A series of letters recently published in the Marquette Mining Journal reflects ongoing and insistent objections to Rio Tinto’s activities in the Upper Peninsula, particularly with regard to the not-yet operational Eagle Mine Project.
Big Bay resident Carla Champagne wrote of a trip to London to address the Rio Tinto shareholders meeting and network with activists and government leaders. ”All of them were well aware of Rio Tinto’s legacy of human and workers’ rights abuses, environmental degradation and disregard for the law,” Champagne said.
Residents of Big Bay, and environmental groups including the Yellow Dog Watershed Preserve and Concerned Citizens of Big Bay, are seeking additional monitoring of both air and water quality near the Eagle site. Hydrological studies conducted prior to the permitting of the Eagle mine are said to have been inadequate and incomplete. Concerns about air quality have arisen recently due to Rio Tinto’s plans to remove the filter from the exhaust stack situated near the Salmon Trout River.
A second letter (written by Catherine Parker), focusing on the County Road 595/haul road issue, reminds the community of this company’s manipulations and urges local officials and citizens to assert control.
We should not allow Rio Tinto to dictate to us which routes it will use to ship out its ore. They would have us believe that we must choose between running mine trucks through the city, and tearing up our wilderness.
If they’re concerned about keeping their rather tenuous social license to operate, they might be careful to avoid further bullying. We should not be fooled by gifts given to local charities. They are nothing more than flowers after a black eye.
And in today’s paper, Jeffery Loman, a Keweenaw Bay Indian Community member residing in Alaska, says that challenges against the Eagle Project will not be dropped until Rio Tinto complies with our laws.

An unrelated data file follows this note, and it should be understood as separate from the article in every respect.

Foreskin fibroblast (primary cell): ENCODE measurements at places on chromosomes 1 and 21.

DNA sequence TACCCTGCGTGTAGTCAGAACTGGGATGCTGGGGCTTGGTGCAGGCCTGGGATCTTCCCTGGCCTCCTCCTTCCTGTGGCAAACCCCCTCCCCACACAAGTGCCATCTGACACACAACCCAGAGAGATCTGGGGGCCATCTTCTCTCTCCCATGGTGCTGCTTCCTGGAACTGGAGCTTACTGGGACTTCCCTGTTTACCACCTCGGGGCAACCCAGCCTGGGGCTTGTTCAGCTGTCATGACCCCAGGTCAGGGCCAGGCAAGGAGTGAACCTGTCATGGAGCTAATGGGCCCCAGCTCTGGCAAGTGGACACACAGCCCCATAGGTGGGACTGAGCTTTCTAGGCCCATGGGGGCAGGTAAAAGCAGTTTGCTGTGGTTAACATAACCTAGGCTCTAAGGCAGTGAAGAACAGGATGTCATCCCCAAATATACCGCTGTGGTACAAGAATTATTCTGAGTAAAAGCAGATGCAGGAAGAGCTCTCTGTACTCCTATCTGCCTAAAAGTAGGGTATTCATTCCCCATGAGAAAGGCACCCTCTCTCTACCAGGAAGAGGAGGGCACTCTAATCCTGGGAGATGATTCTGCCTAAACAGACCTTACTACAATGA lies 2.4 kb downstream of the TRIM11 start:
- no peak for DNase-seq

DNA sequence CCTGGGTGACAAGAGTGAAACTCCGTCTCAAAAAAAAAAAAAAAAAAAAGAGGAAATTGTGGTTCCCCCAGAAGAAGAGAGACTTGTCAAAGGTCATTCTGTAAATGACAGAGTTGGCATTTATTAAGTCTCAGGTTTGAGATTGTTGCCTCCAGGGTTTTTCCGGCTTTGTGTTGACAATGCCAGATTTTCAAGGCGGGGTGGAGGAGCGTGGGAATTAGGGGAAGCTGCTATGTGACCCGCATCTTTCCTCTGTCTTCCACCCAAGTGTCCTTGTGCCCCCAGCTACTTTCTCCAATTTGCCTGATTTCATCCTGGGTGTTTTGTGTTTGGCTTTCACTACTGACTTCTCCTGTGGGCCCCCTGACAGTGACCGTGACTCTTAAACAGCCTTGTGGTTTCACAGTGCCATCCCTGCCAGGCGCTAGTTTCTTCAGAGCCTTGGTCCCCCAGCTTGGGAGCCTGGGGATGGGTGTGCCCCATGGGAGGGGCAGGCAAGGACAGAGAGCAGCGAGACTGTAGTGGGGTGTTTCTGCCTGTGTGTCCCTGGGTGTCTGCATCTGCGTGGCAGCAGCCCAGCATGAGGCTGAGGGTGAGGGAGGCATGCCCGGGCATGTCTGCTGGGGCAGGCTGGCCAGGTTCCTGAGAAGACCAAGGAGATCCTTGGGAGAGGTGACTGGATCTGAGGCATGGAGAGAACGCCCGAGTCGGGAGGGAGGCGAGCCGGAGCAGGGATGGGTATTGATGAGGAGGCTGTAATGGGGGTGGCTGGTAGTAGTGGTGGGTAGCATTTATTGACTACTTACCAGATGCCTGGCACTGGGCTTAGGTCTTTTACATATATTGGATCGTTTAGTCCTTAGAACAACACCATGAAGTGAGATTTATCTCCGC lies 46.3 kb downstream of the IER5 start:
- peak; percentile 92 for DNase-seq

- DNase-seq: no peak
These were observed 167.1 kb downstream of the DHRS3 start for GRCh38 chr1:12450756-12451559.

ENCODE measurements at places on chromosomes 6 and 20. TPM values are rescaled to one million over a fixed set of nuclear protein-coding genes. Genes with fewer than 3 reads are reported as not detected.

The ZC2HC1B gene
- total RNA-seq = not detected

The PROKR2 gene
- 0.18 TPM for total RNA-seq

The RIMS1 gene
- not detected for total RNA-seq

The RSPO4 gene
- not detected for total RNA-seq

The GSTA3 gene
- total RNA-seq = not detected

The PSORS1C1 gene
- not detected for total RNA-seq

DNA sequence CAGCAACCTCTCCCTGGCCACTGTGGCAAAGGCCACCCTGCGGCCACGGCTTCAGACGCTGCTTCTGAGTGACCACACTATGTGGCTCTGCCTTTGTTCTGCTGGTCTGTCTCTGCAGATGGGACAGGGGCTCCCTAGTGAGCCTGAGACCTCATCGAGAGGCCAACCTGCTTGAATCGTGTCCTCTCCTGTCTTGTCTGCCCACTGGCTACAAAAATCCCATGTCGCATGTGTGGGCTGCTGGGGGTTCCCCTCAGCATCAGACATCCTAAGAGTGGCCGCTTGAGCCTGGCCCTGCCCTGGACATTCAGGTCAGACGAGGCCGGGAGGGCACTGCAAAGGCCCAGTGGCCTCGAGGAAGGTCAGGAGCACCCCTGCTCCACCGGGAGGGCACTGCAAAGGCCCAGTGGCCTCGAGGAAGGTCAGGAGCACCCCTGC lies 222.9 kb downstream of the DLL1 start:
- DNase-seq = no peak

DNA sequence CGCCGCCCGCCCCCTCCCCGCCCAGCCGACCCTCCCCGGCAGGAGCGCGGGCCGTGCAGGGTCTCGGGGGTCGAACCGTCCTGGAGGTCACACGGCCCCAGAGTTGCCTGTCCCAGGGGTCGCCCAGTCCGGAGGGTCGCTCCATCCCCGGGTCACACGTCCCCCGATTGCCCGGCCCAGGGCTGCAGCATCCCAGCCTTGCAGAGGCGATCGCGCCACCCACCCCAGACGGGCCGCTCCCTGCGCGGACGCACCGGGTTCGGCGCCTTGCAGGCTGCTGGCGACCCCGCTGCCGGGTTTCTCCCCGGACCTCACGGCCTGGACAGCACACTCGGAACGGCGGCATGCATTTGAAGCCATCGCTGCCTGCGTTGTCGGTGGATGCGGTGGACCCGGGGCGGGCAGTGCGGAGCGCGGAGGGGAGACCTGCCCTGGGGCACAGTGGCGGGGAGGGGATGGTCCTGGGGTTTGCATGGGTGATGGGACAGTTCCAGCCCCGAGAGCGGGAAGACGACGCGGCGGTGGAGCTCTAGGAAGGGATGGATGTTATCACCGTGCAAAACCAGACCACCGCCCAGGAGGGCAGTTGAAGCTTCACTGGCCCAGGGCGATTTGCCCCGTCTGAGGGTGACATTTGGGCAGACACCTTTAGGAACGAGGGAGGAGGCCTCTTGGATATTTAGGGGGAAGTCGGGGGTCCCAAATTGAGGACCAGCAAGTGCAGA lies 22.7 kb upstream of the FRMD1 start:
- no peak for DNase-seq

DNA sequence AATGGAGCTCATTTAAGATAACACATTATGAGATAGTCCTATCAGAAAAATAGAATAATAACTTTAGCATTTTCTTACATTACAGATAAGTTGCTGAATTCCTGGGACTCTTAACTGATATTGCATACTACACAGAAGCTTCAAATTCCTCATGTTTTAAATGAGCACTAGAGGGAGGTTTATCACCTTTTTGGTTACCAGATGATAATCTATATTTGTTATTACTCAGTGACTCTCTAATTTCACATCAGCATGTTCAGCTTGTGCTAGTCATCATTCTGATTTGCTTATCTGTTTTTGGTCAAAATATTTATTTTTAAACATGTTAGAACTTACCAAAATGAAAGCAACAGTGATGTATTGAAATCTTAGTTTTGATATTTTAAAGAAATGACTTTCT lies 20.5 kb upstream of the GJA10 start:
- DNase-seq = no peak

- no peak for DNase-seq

Those of us who work in the environmental field wonder how an Indian sacred site now sits with a giant metal tube in it and a “treated water infiltration system” with no Clean Water Act permit stands ready to discharge a half million gallons per day of mine water that will “vent” to the surface – flow into the Salmon Trout River and into Lake Superior.
The “why” can be found when you study carefully how Rio Tinto operates. It is a fact that Rio Tinto lobbied and lawyered upfront – including gaining the adoption of Michigan‘s Part 632 Non-ferrous metals mining law.
Rio Tinto has hired key state employees who worked on their state permits, advocated for their approval and even defended them in litigation…This practice is forbidden by the executive branch and for good reason.
The permitting of the Eagle Mine is a test case for Michigan’s Part 632 Mining Law, which is charged with ensuring environmental protections against the impacts of nonferrous mining conducted within sulfide ore bodies.
With other potential projects lining up in the Upper Peninsula, there is growing concern that allowing a mining company to bypass the requirements of a law (that many find lacking in the first place) sets a dangerous precedent for the region, one that will result in long-term and in some cases permanent degradation to both our land and water resources.
And so, we fight on.
Now it’s coming unraveled. The alternative road can’t seem to be approved and Rio Tinto is writing letters to my tribe, the Keweenaw Bay Indian Community, trying to restore trust throughout the community. ~J.L.
Instead of spending money on public relations and smoke screens, it is time for Rio Tinto to do the right thing and put their money where it will actually help the community. ~C.C.
This company has yanked around our citizens and officials and conducted activities without permits, confident that penalties would be minimal to nonexistent. It is a bit late to regret that we invited them into our community, but we should show them the door as quickly as possible. In the meantime, make them obey the rules. ~C.P.
Please read these letters in their entirety. Then take a stand in your community, or help someone else in theirs.